Fish oil supplementation during pregnancy may also provide an early gut microbial advantage for babies. Research involving mice found that fish oil supplementation resulted in positive changes to the gut microbiome that support better overall GI health.10
• Immune Response. Most of the human immune system is located in the GI tract, so it’s not surprising that studies are beginning to reveal that maintaining a balanced gut through probiotics or fish oil supplementation is also associated with supported immunity.
In one study, expectant moms were given probiotic supplements, and then after delivery their babies also received probiotics. These babies demonstrated better antibody response than a control group receiving placebos.11
Prenatal DHA supplementation also seems to bolster immunity in early life. Newborns whose moms received DHA during pregnancy experienced fewer respiratory, nasal, temperature, and other health issues during their first six months than those whose moms didn’t take the supplement.12
• Food Sensitivities and Skin Issues. Recently, researchers examined hundreds of studies to find out how the diets of pregnant women might affect their babies. This was one of the largest-scale reviews of its kind, and the results were striking.
• Nineteen of the analyzed studies showed that babies were 22% less likely to develop unpleasant skin reactions if their moms had supplemented with probiotics during the last trimester of pregnancy through the first three-to-four months of breastfeeding, as compared with moms who didn’t take probiotics at all.13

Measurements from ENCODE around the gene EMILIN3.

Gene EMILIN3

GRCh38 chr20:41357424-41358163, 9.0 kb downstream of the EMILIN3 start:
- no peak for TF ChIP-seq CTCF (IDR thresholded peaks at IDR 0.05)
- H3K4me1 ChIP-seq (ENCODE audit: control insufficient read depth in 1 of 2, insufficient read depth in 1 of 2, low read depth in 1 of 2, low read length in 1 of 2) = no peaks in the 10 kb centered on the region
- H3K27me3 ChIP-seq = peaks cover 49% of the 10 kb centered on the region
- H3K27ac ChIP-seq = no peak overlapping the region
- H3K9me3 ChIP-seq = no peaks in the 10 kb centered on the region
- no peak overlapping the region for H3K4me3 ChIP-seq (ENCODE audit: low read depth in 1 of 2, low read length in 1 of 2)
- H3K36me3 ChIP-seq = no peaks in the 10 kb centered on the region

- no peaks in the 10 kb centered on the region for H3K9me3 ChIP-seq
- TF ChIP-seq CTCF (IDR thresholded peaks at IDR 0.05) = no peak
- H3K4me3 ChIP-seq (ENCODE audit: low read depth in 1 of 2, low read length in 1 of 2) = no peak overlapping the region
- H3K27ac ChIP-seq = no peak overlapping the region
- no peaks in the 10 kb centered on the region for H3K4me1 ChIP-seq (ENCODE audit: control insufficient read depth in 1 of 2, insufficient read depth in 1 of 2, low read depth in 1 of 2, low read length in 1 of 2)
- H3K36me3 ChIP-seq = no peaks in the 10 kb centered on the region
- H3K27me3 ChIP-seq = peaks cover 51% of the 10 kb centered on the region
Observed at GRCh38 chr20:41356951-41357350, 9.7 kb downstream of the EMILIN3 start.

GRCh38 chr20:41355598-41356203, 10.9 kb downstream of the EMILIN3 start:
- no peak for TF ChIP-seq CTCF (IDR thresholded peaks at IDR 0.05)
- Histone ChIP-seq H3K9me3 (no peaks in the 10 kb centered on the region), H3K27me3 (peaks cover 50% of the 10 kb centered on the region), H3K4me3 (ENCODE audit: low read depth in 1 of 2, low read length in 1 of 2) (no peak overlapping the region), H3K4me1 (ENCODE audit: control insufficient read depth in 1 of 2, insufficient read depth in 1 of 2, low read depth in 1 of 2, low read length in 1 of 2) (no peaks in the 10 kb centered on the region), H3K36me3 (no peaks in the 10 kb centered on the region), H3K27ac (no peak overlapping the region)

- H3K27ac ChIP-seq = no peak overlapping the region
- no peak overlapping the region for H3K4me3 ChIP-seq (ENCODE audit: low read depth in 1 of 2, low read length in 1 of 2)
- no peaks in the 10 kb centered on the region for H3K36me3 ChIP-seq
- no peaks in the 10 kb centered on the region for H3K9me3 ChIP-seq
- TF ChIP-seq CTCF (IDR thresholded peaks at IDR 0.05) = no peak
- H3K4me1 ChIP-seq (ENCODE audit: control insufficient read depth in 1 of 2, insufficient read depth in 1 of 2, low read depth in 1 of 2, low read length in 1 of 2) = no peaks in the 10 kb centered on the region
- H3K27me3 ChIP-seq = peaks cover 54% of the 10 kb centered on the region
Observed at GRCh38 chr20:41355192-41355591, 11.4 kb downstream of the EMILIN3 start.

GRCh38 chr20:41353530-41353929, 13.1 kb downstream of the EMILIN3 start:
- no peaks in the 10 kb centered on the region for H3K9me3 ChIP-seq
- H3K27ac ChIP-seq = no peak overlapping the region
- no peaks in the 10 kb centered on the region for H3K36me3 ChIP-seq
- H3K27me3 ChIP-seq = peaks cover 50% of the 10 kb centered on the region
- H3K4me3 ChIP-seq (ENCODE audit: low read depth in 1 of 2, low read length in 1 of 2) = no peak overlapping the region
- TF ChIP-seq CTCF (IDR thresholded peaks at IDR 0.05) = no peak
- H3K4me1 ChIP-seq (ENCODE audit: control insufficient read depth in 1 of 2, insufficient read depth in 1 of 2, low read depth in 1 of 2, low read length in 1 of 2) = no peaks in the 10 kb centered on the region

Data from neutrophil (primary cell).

• Six of the studies reviewed provided evidence that a baby’s risk of experiencing overreactions in the immune system after eating common foods was reduced by 31% when fish oil supplements were taken during pregnancy and breastfeeding, as compared to moms who consumed no fish oil at all.13
The fact that every choice you make during pregnancy has an effect on your growing baby is a heavy responsibility—but giving your child’s immune system and health a running start doesn’t have to be difficult or complicated. Just taking good care of yourself, and adding something as small as a probiotic or fish oil pill can have a huge positive influence on your baby’s lifelong health, months before she even makes her long-awaited debut into this amazing world.
1. Aagaard, K., Ma, J., Antony, K.M., Ganu, R., Petrosino, J., & Versalovic, J. (2014). The Placenta Harbors a Unique Microbiome. Science Translational Medicine,6(237).
2. Blustein, J., & Liu, J. (2015). Time to consider the risks of caesarean delivery for long term child health. BMJ,350 (Jun09 3).
3. Christensen, G., & Brüggemann, H. (2014). Bacterial skin commensals and their role as host guardians. Beneficial Microbes,5(2), 201-215.